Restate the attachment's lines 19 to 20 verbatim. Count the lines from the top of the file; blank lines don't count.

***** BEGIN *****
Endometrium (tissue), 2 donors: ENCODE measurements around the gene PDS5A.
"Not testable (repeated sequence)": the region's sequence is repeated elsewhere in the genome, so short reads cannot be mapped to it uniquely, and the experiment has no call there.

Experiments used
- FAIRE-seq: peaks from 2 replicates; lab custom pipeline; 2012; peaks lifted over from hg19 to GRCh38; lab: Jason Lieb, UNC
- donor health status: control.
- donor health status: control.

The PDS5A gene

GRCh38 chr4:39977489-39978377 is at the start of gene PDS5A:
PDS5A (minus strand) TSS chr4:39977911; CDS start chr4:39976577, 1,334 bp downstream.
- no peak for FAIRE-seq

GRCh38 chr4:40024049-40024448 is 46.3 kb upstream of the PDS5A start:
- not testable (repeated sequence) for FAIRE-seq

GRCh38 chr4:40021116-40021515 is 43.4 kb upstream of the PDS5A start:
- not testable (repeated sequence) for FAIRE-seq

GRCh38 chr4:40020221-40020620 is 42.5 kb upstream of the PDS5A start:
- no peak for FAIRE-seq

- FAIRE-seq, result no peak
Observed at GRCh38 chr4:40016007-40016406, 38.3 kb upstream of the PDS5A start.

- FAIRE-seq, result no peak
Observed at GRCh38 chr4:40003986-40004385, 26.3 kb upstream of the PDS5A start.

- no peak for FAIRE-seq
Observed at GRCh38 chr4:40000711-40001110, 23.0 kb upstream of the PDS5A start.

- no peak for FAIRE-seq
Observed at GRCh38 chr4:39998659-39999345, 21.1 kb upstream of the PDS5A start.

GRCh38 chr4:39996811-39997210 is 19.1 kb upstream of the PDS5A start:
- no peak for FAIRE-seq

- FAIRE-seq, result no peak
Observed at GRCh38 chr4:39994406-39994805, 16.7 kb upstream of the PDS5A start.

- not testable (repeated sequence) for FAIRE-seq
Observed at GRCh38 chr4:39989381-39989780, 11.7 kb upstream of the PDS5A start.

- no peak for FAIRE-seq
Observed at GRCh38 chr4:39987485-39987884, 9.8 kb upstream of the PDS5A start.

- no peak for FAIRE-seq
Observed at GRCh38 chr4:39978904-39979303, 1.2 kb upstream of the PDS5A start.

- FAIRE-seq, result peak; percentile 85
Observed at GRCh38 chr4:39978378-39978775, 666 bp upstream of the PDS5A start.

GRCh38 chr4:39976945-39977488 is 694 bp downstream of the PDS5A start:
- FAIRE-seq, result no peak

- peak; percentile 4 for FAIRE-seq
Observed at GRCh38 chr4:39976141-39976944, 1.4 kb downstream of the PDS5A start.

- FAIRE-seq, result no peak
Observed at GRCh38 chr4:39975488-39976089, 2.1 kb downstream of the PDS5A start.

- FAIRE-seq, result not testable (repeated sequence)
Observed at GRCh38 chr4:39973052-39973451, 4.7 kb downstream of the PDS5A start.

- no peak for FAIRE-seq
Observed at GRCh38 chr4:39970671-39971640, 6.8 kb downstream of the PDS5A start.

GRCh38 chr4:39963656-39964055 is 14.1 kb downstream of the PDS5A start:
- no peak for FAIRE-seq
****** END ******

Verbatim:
- FAIRE-seq, result no peak
Observed at GRCh38 chr4:40003986-40004385, 26.3 kb upstream of the PDS5A start.